How do we do this? I believe passages of scripture can guide us in these efforts. A few passages come to mind. Paul struggled to bring people together in the many congregations he planted. These passages apply to us as a congregation, to other churches in our community, and to the warring factions in the Presbyterian Church nationally as well. Beginning with Paul’s call for a congregation to come together, he talks about how we all are members of one body, yet we members of the body do not have the same function. In Christ, we who are many form one body, and each member belongs to all the others. We have different gifts, according to the grace given to us. (Romans 12: 4-6a) We need to appreciate our differences, and realize that they can work together as one body. Some of us are ears, some eyes some arms, etc. Some of us worship at 8:00, and some of us worship at 10:00. Yet we are part of one body, and we have need of each other’s gifts, opinions and abilities. A wise person once wrote, “Sometimes you have to see people as a crayon. They may not be your favorite color, but you need them to complete the picture.”


As for considering our sisters and brothers from different congregations here in the Rogue Valley, In Galatians 3:26-28 Paul tells us, “You are all sons and daughters of God through faith in Christ Jesus, for all of you were baptized into Christ have clothed yourselves with Christ. There is neither Jew nor Greek, slave nor free, male nor female, (nor Baptist, nor Lutheran nor Foursquare, nor Presbyterian etc.,) for you are all one in Christ Jesus.” When you drive by another congregation’s church, remember they are your sisters and brothers in Christ. Pray for their congregation, and give thanks for them. And my part will be to reach out to other pastors in our community and get to know them, hoping we can find some things in common and work together for Christ.


And as for our theological battles within our denomination, Paul tells us in Ephesians 4:3-5, “Make every effort to keep the unity of the Spirit through the bond of peace. There is one body and one spirit-just as you were called to one hope when you were called-one Lord, one faith, one baptism; one God and Father of all, who is over all and through all and in all.” Now that we have once again split on issues of interpretation of scripture and gay and lesbian inclusion, most churches left in the P.C.U.S.A. need to come together and work together- something Cascades Presbytery is working on right now as it reorganizes.  And hard as it may be, we PCUSAers must try to reach across the aisle to the Evangelical Presbyterians for the sake of Christ’s prayer, that all may be one.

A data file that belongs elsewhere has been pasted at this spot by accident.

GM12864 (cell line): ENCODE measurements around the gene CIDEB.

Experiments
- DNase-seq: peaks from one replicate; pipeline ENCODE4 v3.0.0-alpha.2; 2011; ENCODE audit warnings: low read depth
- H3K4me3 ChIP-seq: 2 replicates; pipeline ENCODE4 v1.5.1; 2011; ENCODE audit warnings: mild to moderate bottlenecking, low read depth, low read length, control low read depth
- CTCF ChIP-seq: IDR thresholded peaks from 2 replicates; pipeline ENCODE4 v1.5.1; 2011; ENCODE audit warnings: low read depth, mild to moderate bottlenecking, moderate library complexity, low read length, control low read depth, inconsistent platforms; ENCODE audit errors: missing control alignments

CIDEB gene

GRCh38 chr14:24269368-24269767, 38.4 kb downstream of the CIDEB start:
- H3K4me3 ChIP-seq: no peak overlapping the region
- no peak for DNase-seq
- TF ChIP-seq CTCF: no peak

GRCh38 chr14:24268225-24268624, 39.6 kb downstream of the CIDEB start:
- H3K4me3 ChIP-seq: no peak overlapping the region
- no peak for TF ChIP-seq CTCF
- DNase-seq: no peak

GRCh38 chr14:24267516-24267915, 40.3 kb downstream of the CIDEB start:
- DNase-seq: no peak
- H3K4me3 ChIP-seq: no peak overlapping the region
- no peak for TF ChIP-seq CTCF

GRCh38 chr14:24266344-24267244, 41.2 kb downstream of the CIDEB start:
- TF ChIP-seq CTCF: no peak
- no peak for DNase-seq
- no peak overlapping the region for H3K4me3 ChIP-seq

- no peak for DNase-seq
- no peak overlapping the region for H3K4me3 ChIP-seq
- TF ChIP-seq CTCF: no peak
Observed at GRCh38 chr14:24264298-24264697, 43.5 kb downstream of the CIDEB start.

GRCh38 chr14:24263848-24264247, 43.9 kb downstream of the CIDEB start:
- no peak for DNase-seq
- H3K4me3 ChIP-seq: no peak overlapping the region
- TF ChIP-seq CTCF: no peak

Paul wrote in 1 Corinthians 10:16, “Is not the cup of thanksgiving for which we give thanks a participation in the blood of Christ? And is not the bread we break a participation in the body of Christ? Because there is one loaf, we who are many, are one body, for we partake of one loaf.”  To summarize Paul’s teachings on Christian unity, he encouraged his followers to unite as one body, to celebrate our differences, to look beyond differences of race and culture, to focus upon finding unity in Jesus and our common faith in him, and upon the sacraments of baptism and communion. Easier said than done...


The evil one is so crafty, dividing us over interpretations of how we do and see things that could bring us together. If we cannot agree on everything, can we still find some common ground somehow? Can we be one, as Jesus prayed for?


Theologian Jim Jackson has a story about a call for unity, not uniformity in the church. “Many years ago a crop duster taught me an important principle. He said that any crop duster who consistently tried to spray more than 80 percent of the fields he contracted to dust, would sooner or later get his plane caught up in a power line and die. From him I adopted what I call “the 80% rule.” If I can go along with 80% of what is being said or done, whether it is in my home, at church, or in my neighborhood, I’m okay. I can live and let live. It is only when I start to agree with less than 80% of what is being said or done that I begin to have problems. I commend to you the 80% rule. Trust me, your agreement with your Protestant, Catholic, and Orthodox fellow believers runs well over 80% when it comes to the essentials of Christianity!”


The 80% rule is a pretty good one for us to consider as we think about what it means to be one in our own congregation. Over the next year or so, we will be tinkering with our worship service, trying to find new ways to reach out to our surrounding community, and re considering what it means to be a church in Ashland today. We will be trying some new things. My guess is that you will find some things to disagree about, and some new things you like. You may like something new or long for the old way we used to do something and find yourself in disagreement with your sister or brother in Christ here. We may not have much that we agree 100% about with others in our congregation. Yet, we don’t have to think exactly alike.  Jesus is not telling us to be cookie cutter Christians, uniform in every detail.  We have different opinions about worship and Christian Education and fellowship times and how to do leadership because God gave each of us individual ideas and gifts. Being one is about unity, not uniformity. So let’s agree that we may not see things in the same way as others in the body see them, but we can find some common ground in our experimentations with worship, etc. Let’s focus on the things we can agree upon, listen to differing opinions, aim for 80% and work together as one body.


May Jesus’ prayer be in our hearts for comfort and in our ears as a challenge. Can we agree on most things, and let the other 20% go?   Can we as a church show our unity "so that the world may know that God has sent Jesus and has loved them even as God has loved Jesus"? Jesus Christ is the key, the source of our power, for he stands as the connection between the divine love of God for us. Our unity as Christians is meant to provide a message of hope to the world: that in Christ there is no east or west, in him no south or north, but one great fellowship of love throughout the whole wide earth. May we go from this place, united in God’s love, extending that love outward, and proclaiming oneness in Christ. Alleluia! Amen.

Contents © 2020 First Presbyterian Church of Ashland, Oregon • Church Website Builder by mychurchwebsite.netPrivacy Policy